He then mentions its character, A people great and strong to whom there has not been the like from the beginning, or from ages and after whom there will be no more the like, to the years of a generation and a generation. Here the Prophet specifies the kind of judgment that would be, of which he had generally spoken before; and he shows that what he had hitherto recorded of God's vengeance ought not to be so understood as that God would descend openly and visibly from heaven, but that the Assyrians would be the ministers and executioners of his vengeance. In short, the Prophet shows here that the coming of that people ought to have been as much dreaded as if God had put forth his hand and executed on his people the vengeance deserved by their sins. And by these words he teaches us, that men gain nothing by being blind to the judgments of God; for God will notwithstanding execute his works and use the instrumentality of men; for men are the scourges by which he chastises his own people. The Chaldeans and the Assyrians were unbelievers; yet God used them for the purpose of correcting the Jews. This the Prophet now shows, that is, that God was the avenger in these very Assyrians, for he employed them as the ministers and executioners of his judgment. We see at the same time that the Prophet describes here the terrible wrath of God to shake off from the Jews their tardiness; for he saw that they were not moved by all his threatening, and ever laid hold on some new flattering pretenses. This is the reason why he gives such a long description.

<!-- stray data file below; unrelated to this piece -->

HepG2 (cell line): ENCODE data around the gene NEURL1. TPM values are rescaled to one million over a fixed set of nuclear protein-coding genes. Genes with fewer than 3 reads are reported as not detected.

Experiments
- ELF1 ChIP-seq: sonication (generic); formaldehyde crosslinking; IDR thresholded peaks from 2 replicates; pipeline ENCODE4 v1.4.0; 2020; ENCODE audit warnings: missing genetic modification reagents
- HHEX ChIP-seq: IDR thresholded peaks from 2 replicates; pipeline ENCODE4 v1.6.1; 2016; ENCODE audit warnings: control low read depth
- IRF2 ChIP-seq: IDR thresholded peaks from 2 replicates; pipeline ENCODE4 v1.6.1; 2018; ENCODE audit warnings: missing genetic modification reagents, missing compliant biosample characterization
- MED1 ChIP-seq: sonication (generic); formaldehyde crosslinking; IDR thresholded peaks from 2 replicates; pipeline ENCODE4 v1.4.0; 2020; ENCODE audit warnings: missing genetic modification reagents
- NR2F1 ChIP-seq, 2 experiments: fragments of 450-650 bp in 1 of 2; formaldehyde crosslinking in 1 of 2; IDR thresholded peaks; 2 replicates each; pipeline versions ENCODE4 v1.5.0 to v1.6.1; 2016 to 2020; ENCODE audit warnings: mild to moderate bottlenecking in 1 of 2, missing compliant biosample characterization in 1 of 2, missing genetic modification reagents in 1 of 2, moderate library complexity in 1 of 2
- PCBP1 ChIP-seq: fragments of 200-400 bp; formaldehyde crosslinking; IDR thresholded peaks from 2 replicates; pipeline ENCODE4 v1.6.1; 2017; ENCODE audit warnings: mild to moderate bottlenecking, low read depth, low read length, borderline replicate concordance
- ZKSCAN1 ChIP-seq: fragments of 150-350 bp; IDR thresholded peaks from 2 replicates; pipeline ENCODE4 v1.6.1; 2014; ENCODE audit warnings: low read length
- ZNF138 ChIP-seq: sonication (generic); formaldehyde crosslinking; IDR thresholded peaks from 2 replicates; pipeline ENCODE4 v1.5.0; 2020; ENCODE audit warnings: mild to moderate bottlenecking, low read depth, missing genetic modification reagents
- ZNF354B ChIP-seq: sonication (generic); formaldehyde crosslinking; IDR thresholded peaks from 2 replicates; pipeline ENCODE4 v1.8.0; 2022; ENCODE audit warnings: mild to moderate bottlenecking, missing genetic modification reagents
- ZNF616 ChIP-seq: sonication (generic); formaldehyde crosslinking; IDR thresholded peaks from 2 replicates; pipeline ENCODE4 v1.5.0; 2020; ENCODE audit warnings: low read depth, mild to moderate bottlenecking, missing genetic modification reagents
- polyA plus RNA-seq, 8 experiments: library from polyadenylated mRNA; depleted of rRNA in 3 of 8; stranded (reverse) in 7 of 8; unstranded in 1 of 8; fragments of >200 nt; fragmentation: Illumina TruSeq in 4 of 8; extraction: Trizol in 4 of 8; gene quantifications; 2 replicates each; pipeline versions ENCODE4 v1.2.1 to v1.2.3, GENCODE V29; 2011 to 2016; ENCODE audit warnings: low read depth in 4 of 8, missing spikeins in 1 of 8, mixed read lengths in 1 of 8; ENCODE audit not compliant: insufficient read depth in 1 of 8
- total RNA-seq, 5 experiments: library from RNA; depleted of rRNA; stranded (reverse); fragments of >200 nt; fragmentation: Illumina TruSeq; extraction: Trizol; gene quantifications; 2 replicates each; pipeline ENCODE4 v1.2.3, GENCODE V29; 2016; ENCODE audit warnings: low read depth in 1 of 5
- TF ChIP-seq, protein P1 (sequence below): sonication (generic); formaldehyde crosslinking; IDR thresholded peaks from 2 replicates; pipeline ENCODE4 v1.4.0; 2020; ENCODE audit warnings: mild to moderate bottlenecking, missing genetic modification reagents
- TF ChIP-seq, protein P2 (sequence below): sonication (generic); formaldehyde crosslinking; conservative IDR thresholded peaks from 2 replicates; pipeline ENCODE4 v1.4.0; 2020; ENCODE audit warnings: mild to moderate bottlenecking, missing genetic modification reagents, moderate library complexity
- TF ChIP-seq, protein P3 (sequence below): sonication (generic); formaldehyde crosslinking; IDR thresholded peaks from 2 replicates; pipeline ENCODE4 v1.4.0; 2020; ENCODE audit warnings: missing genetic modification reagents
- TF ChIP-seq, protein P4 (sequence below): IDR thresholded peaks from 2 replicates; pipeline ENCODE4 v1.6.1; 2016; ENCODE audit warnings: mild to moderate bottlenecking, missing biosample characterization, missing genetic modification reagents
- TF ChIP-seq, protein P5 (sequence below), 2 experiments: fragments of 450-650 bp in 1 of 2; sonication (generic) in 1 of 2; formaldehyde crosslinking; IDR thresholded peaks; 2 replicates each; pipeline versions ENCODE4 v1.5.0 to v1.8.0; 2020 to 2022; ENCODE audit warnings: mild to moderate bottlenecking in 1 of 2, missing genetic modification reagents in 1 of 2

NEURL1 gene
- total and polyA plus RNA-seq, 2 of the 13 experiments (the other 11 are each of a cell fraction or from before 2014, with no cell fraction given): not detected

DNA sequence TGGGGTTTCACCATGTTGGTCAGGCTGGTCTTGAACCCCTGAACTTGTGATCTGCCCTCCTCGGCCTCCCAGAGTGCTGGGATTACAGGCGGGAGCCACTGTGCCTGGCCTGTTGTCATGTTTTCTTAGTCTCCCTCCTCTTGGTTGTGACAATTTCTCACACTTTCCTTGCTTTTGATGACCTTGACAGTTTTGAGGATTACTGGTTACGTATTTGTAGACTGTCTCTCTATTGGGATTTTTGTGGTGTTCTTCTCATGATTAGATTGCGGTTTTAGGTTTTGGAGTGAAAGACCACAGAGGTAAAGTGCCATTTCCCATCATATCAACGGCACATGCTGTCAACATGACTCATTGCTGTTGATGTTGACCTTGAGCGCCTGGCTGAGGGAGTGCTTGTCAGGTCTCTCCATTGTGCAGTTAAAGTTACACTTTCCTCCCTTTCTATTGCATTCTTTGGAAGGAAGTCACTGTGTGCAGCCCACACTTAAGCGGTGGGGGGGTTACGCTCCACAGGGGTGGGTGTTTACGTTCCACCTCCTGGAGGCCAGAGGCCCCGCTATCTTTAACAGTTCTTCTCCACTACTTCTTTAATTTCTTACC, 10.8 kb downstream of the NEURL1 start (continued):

Before them, he says, the fire will devour, and after them the flame will burn. He means that the vengeance of God would be such as would consume the whole people: for God has in various ways begun to chastise the people, but, as we have seen, without any advantage. The Prophet then says here that the last stroke remained, and that the Lord would wholly destroy men so refractory, and whom he could not hitherto restore to a sound mind by moderate punishments. For he had in a measure spared them, though he had treated them sharply and severely, and given them time to repent. Hence, when the Prophet saw that they were wholly irreclaimable, he says, that it now only remained that the Lord should at once utterly consume them.